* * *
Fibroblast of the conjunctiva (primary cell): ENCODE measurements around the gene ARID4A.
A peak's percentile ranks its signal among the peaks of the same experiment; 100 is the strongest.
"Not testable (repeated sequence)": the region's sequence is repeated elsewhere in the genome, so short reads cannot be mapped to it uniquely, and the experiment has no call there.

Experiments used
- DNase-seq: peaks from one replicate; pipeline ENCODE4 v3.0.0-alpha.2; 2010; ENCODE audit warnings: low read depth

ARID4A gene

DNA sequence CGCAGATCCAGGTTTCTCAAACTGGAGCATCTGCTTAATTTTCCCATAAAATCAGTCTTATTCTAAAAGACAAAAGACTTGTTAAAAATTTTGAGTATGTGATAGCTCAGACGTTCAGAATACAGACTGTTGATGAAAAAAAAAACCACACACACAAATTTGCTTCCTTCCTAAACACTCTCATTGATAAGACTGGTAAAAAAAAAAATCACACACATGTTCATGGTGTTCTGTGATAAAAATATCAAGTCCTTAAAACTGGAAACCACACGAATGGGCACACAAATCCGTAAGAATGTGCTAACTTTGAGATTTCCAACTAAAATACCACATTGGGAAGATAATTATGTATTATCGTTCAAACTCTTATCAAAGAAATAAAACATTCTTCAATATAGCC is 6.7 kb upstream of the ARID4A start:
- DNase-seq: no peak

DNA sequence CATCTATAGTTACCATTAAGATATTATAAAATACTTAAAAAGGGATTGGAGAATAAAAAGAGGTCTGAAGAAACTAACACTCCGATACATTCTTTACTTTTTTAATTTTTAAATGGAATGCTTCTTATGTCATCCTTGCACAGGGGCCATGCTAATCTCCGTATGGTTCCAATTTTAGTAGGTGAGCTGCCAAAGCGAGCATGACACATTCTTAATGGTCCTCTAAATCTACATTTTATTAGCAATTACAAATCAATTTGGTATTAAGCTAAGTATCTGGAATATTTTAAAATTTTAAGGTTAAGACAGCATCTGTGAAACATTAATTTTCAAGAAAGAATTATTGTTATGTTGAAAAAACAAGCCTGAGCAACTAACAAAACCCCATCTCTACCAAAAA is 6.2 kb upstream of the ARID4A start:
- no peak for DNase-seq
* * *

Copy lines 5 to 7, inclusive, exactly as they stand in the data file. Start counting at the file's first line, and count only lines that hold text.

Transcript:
- DNase-seq: peaks from one replicate; pipeline ENCODE4 v3.0.0-alpha.2; 2010; ENCODE audit warnings: low read depth

ARID4A gene

DNA sequence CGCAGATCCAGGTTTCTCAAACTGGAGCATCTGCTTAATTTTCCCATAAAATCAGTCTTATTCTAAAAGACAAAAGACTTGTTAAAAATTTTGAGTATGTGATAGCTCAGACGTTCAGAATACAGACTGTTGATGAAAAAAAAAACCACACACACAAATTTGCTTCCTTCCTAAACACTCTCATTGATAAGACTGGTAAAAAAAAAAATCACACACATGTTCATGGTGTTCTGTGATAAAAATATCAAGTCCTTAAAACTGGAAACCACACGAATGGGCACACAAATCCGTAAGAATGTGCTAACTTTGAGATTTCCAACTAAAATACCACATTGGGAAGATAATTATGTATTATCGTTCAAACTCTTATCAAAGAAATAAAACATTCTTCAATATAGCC is 6.7 kb upstream of the ARID4A start: